It is a custom that dates back to the first time our ancestors set foot on American soil—or a least to the first time a Jew tasted moo shoo pork. Every Christmas, in urban Chinatowns and suburban strip malls across the country, there are Jews tucking into meals of lo mein, General Tso’s chicken and wonton soup. The Jewish Christmas tradition of a Chinese feast, often followed by a movie, is almost as important to our cultural psyche as the Christmas goose or ham. It may, in fact, be even more important because it arguably unites us more as a people than any holiday of our own. If you have two Jews in a room, you have three opinions, as the saying goes, but the salty-sweet-spiciness of Chinese food is something we can all get behind.
In the age of the gourmet omnivorous Jew, the meal has taken a step up in authenticity and flavor. In many restaurants, bold regional Chinese cooking has replaced bland, gelatinous Chinese-American fare. In the case of Legend Bar & Restaurant, authentic Szechuan cuisine supplements a fairly unremarkable menu of Chinese-American standards. That’s where I went on Christmas Eve as part of a group of 17 Jews (we had some doctors AND a lawyer), plus a few gentiles with nowhere else to go. My friend Dan Dan Noodle, a yeshiva bachur in an earlier life, organizes the annual excursion. Imperial Stout and Sgt. Pepperjack were among those in attendance, in addition to a number of people I hadn’t met, including Dan Dan’s friends Perogie Officer, The Glutard and Roo-barb.
We were initially planning to make the trek out to our beloved Little Pepper in College Point, Queens, but Dan Dan ended up getting a gig at a cheesy bridge-and-tunnel Christmas party for later that evening and had to change our dining venue to Manhattan. Legend, formerly a Vietnamese fusion restaurant known as Safran, recently switched over to Szechuan and had gotten some positive reviews. We thought it would be worth a try. Dan Dan did his research and solicited menu requests in advance. He arrived with a copy of the menu he had printed out from the Internet upon which he had made check marks next to every promising dish. One of them was a dish provocatively called “Tears in Eyes.” Made of slippery, pearly bean curd chunks topped with roasted chilies and a sauce of fermented soy beans (see top photo), this dish was my favorite of the night. It was spicy, but not more so than some of the other dishes we tasted. Still, the unique texture of the bean curd and the deeply flavorful sauce kept my palate interested through every bite.
Among the other dishes, there were some classics, including dan dan noodles (of course!) and ma po tofu. The noodles were solid, although somehow not quite as good as Little Pepper’s version. And I prefer the fiery ma po tofu at Szechuan Gourmet, which has heightened flavors that are more mouth-numbing than Legend’s version. Pork dumplings were pillowy with juicy interiors, while cold jellyfish was noodle-like with a satisfying chew. There were blistered sauteed string beans with olive leaves paste and a not-too-spicy dish of sliced pork with crispy ricecake-like disks, which the menu called rice crusts. The uncured bacon sauteed with leeks was a little boring, though pork belly is never very far from delicious. Far more interesting, however, were the pork intestines with hot chili peppercorn sauce (see second photo). These had an excellent tender texture and packed a complex sweet-spicy punch. Plus, what would a Jewish Christmas been without hot pork intestines?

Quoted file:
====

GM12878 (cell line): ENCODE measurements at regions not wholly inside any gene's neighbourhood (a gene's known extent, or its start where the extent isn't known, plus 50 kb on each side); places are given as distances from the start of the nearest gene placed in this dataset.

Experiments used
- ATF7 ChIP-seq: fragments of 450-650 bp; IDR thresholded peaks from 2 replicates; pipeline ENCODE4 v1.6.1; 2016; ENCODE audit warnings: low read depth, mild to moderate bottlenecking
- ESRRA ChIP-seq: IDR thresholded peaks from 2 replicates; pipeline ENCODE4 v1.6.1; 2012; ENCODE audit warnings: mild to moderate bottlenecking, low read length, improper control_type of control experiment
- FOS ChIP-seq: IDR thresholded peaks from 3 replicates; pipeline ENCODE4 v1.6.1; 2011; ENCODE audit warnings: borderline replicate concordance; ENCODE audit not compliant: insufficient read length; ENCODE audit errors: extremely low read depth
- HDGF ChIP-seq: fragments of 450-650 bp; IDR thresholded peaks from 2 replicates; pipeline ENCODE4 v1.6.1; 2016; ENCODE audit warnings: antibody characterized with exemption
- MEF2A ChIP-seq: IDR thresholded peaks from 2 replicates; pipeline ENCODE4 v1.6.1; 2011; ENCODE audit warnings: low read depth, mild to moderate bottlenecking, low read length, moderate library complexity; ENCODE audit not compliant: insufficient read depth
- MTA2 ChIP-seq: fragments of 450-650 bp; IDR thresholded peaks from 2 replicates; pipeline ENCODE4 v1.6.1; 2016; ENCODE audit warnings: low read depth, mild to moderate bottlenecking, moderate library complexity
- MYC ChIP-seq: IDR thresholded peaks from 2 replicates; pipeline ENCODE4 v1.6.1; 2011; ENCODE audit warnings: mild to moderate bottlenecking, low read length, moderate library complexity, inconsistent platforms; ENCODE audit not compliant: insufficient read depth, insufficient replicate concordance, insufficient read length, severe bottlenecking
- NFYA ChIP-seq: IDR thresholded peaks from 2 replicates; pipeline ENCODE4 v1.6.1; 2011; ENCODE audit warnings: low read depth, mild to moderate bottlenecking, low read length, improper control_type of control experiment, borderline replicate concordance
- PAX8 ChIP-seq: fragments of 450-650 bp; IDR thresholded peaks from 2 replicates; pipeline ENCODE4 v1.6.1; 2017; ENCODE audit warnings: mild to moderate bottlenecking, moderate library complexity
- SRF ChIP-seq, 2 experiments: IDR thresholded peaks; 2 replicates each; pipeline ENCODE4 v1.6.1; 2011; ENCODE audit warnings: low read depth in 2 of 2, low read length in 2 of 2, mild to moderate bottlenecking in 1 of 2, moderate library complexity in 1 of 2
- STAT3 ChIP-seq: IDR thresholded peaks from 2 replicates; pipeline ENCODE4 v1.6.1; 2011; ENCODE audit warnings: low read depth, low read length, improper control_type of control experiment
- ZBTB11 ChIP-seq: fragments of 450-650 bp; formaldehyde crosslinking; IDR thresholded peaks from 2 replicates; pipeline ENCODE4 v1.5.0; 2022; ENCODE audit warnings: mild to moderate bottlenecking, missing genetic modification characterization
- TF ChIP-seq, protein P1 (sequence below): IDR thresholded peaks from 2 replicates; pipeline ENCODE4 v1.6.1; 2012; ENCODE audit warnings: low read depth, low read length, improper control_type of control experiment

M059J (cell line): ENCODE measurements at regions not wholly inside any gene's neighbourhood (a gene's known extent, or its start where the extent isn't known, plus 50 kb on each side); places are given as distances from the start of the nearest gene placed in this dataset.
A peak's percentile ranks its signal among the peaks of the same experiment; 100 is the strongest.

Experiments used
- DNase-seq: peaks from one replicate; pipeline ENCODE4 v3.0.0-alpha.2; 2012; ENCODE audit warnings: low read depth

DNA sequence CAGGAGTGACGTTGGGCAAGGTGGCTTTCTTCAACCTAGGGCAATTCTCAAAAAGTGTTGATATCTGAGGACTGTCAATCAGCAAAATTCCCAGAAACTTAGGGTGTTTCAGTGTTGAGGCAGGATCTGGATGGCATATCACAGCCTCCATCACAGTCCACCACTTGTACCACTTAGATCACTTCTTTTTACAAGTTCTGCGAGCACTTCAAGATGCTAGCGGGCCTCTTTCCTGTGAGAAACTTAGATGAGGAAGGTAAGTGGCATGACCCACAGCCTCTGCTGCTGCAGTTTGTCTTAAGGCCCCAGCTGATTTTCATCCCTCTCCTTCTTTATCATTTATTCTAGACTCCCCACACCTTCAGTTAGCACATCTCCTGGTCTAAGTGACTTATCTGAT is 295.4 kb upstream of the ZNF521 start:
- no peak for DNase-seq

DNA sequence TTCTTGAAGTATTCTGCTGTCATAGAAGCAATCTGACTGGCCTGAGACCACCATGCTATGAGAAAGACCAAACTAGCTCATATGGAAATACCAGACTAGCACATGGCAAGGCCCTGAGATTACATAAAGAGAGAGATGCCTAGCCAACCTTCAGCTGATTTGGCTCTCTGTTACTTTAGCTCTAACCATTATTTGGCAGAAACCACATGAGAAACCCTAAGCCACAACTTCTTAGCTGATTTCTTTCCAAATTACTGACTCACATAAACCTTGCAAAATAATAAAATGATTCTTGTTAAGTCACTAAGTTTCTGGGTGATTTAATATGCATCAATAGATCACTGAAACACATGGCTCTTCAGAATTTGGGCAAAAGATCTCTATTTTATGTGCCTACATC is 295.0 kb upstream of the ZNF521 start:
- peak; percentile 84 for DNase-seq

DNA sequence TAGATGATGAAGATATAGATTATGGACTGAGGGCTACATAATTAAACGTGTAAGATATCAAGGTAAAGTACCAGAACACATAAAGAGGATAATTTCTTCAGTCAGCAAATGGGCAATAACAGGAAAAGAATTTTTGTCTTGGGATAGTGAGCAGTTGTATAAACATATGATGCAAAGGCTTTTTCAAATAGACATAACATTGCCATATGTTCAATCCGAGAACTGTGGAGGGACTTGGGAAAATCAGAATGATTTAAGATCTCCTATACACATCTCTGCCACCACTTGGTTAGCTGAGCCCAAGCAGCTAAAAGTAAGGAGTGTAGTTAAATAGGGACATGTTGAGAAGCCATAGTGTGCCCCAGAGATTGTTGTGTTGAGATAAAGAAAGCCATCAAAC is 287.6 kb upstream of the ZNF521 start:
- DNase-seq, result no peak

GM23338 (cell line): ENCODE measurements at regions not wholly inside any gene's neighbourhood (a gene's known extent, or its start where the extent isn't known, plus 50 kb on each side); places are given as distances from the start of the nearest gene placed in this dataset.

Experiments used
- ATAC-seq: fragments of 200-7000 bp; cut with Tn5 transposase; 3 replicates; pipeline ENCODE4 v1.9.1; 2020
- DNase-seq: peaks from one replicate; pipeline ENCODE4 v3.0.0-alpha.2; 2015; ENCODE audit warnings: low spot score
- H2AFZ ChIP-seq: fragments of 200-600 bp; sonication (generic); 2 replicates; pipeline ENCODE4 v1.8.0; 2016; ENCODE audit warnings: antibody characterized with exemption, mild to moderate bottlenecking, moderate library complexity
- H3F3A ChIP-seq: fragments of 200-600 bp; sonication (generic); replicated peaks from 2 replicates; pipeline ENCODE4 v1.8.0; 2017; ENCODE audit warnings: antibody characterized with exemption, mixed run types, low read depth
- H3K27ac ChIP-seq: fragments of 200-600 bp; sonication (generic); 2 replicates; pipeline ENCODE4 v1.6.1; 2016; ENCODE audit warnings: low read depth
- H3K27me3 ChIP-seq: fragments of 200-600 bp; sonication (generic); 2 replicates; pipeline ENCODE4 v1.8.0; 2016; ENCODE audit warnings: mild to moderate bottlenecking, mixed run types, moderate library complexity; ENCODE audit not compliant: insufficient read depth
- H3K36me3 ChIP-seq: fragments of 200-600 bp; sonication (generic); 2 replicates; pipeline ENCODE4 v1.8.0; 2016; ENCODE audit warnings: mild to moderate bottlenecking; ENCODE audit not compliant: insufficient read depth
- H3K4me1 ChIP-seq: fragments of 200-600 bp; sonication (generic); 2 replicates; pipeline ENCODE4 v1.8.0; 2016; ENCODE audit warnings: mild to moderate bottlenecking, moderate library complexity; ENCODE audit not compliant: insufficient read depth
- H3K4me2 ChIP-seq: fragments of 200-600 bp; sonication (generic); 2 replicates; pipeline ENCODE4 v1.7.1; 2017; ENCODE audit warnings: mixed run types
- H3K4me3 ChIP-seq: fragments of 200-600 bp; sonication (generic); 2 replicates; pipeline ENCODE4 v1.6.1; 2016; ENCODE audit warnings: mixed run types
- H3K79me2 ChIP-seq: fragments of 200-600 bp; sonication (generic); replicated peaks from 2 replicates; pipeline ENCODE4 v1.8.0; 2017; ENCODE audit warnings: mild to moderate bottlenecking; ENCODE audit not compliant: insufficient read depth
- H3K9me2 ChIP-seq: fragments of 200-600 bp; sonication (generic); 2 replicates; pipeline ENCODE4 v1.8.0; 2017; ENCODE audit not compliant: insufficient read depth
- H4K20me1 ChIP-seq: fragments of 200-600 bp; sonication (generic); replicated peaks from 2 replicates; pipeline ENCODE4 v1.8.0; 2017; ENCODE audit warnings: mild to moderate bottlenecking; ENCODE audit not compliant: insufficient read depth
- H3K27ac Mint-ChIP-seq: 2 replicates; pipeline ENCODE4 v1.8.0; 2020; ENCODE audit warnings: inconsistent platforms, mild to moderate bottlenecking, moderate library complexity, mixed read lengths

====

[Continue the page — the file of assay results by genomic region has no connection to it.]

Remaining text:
One of the spiciest looking dishes turned out to be fairly mild. The Chongqing chicken arrived submerged in a sea of dried chili peppers, but the tasty morsels of meat beneath them took on only the faintest hint of the toasty heat. (That is, unless you are Roo-barb and The Glutard, who later confessed to me that they each bit into one of the peppers and paid the price with their mouths and esophagi aflame for much of the rest of the evening. If a dish is 75 percent composed of one ingredient, you assume you’re supposed to eat it, Roo-barb reasoned. Not, it turns out, when that ingredient is dried hot peppers.) Chengdu braised duck was rich and tasty, sucked off the cleavered pieces of leg, thigh and rib bone.
There were two soups on the table: one made with fish and napa cabbage was beautifully accented with flashes of hot chili, while the second was a complex dark broth filled with crunchy bean sprouts and glassy cellophane noodles. This may sound like way too much food, but—call it a Hanukkah miracle— we managed to clean every plate and even save room for the requisite orange slices. That is not to say we didn’t all come away feeling completely stuffed. I know I did. In the great tradition of our ancestors, we overdid it just enough that we might not feel ready to eat again for at least another four hours. Tradition! Tradition! Even Tevya would have been proud.
Legend Bar & Restaurant
88 7th Ave.
New York, NY 10011